Microcosm of Japanese Actions Across WW II Asia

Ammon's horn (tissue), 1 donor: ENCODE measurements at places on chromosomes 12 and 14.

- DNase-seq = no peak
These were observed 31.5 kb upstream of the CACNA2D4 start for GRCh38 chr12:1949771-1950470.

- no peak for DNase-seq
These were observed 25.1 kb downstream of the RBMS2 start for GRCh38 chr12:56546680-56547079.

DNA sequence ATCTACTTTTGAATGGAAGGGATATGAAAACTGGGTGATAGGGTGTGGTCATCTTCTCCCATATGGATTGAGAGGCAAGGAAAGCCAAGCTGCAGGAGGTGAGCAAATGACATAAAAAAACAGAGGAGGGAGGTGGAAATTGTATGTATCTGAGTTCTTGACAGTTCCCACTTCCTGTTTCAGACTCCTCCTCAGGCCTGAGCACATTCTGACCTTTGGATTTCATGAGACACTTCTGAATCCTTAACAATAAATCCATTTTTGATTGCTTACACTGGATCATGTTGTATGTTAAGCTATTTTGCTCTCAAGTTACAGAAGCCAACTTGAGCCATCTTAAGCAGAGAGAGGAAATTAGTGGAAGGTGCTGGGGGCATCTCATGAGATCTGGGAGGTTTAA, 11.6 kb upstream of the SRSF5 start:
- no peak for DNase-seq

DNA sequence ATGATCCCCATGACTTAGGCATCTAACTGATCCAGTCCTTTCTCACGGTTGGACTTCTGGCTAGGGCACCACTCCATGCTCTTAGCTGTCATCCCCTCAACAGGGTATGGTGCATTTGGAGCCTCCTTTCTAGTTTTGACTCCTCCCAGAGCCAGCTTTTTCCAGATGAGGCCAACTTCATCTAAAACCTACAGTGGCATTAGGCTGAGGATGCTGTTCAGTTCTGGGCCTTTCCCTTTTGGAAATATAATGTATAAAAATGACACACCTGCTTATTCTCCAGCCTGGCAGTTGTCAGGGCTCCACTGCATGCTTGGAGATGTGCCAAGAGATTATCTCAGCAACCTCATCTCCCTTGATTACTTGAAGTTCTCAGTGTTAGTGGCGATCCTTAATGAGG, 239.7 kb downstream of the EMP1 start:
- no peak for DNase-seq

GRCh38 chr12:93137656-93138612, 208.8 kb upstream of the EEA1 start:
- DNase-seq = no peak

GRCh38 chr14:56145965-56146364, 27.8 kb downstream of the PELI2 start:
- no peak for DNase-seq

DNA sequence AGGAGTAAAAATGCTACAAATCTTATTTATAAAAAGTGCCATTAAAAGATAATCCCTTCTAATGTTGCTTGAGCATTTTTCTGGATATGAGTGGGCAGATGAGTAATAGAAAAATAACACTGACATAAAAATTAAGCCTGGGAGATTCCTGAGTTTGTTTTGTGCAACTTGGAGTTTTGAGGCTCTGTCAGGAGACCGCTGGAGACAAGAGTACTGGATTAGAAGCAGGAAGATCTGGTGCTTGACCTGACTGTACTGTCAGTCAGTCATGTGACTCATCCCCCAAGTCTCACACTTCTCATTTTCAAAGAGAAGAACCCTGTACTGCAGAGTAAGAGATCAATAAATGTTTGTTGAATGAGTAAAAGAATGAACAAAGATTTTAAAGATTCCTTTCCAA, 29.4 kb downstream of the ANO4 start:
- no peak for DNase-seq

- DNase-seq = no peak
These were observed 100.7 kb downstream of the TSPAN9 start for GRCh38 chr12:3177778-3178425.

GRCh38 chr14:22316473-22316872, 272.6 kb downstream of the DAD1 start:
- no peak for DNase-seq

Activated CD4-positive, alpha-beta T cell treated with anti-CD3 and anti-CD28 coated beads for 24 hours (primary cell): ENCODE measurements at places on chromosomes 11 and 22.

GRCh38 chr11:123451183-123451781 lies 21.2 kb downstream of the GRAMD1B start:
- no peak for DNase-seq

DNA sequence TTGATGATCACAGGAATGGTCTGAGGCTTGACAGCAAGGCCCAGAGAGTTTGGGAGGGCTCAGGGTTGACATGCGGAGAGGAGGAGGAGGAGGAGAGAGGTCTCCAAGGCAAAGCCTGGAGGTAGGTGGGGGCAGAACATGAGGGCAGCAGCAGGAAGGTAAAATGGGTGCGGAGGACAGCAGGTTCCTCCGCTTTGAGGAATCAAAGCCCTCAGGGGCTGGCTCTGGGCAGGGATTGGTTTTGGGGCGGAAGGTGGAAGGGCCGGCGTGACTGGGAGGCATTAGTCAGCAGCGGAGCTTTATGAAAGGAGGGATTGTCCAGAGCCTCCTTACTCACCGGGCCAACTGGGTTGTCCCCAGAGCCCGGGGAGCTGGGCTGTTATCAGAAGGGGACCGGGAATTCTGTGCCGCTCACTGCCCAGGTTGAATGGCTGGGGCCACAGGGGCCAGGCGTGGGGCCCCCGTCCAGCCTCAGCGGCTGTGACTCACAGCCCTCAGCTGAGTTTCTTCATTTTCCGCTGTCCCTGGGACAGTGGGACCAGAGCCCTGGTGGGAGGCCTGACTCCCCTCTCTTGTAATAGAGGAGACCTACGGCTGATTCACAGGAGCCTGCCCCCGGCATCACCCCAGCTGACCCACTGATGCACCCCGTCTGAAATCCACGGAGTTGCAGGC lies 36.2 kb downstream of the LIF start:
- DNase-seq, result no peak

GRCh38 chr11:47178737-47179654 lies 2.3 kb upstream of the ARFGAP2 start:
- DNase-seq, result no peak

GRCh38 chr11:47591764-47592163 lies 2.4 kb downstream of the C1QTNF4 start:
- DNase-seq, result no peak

A fascinating, moving film of European civilian women interned in a Japanese prisoner of war camp, *Paradise Road* tells a tale of courage and fortitude amidst the incredible barbarism of the war-period Japanese army. Kate Blanchett's character is especially moving. The film (and book) deal in microcosm with Japanese actions across Asia towards civilians - and not just Europeans of course (tragic as that was), but Asians, too. When I lived in Hong Kong and Singapore in the 90s, memories among locals were still very strong about Japanese behaviour - which across Asia resulted in the deaths of twenty million Asians: in Hong Kong Chinese villagers in the remoter New Territories at times still attacked Japanese tourist coach parties, while in Stanley, HK, I lived a few yards from the notorious site of the Stanley internment camp, where the Japanese brutally treated civilians, and had earlier, a few steps away at a nearby Stanley prep school, raped and bayonnetted the British nurses manning a make-shift hospital during the Battle of of Hong Kong. Camps for European civilian women existed across Asia, not just in "two" spots, as another reviewer suggests (these are simply all that are mentioned in the film) - in Sumatra, Java, Malaysia, Singapore, Hong Kong, Borneo, etc, while the same reviwer's wondering if the Japanese raped anybody is simply lack of knowledge. Some fine books to read on the subject, as moving as *Paradise Road*, include Lavinia Warner's *Women Beyond the Wire*, Jean Gittins' *Stanley: Behind Barbed Wire* and George Wright-Nooth's *Prisoner of the Turnip Heads* ("Turnip Heads" is what the Cantonese of Hong Kong call the Japanese) - some are printed in Britain and available through Amazon's UK site. The film *Empire of the Sun* gives the view of a 12-year-old boy in a Japanese camp in China. The Lavinia Warner book gives a lot of details of Japanese war-time barbarism towards women in Singapore, Bangka island (an infamous massacre of twenty-odd Australian nurses) and the horrors of camps in Sumatra. Also, Dieuwke Wendelaar Bonga's *Eight Prison Camps* gives accounts of Dutch women imprisoned on Java, while Ernest Hillen's *The Way of a Boy* gives a view of Java internment camps and their horrors from the perspective of a young Dutch boy. The West may have enough to deal with remembering the atrocities of the Nazis in Europe, but really we have only ourselves to blame if we forget the other terrible atrocities commited in the Pacific by the Japanese. An investigation of the subject makes fascinating and moving reading, and a good place to start is *Paradise Road*.